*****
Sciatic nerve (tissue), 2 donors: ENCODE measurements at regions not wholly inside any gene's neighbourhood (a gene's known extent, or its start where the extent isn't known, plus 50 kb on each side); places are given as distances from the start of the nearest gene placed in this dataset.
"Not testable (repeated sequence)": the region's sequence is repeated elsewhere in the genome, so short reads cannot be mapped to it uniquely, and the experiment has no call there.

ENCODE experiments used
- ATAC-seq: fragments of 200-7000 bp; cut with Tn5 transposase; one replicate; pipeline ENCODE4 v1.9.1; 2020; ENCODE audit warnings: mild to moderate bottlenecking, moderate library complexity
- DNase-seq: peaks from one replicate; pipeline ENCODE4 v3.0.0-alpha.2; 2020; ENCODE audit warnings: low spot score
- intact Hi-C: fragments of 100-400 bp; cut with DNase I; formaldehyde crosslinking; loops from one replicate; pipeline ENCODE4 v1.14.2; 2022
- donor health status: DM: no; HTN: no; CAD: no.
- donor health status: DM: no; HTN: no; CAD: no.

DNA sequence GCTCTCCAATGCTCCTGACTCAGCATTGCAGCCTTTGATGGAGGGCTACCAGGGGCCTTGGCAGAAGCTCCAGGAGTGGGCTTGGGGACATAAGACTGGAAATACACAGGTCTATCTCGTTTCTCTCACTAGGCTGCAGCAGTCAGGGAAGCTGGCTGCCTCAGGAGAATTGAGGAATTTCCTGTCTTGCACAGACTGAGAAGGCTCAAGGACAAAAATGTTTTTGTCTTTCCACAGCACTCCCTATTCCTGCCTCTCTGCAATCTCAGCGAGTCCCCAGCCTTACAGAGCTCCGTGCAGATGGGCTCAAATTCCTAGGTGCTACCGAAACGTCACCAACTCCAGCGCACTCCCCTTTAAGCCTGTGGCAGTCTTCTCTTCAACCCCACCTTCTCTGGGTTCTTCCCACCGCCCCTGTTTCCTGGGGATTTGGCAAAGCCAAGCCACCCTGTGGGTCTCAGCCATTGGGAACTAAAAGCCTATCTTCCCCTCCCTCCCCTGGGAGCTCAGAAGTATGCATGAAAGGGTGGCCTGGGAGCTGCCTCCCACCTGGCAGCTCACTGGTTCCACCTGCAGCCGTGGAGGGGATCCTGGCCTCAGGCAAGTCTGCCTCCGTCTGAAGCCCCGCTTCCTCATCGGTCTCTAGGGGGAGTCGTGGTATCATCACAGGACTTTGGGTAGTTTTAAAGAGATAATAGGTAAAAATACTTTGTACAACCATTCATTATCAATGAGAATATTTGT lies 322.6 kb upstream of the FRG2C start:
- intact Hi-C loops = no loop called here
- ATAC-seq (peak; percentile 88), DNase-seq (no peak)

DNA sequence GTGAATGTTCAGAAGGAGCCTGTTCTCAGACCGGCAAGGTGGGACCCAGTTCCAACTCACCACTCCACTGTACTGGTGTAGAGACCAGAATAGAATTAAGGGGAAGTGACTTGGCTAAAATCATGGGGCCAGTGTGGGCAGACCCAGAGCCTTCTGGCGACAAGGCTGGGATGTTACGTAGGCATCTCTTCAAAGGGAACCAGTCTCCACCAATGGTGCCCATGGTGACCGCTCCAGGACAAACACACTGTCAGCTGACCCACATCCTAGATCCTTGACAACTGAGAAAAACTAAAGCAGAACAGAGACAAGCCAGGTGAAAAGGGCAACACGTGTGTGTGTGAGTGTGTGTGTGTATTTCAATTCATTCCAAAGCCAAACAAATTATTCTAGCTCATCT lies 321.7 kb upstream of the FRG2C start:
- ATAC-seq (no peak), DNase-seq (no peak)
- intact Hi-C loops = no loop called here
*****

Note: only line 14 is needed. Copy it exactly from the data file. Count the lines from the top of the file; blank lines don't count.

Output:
- intact Hi-C loops = no loop called here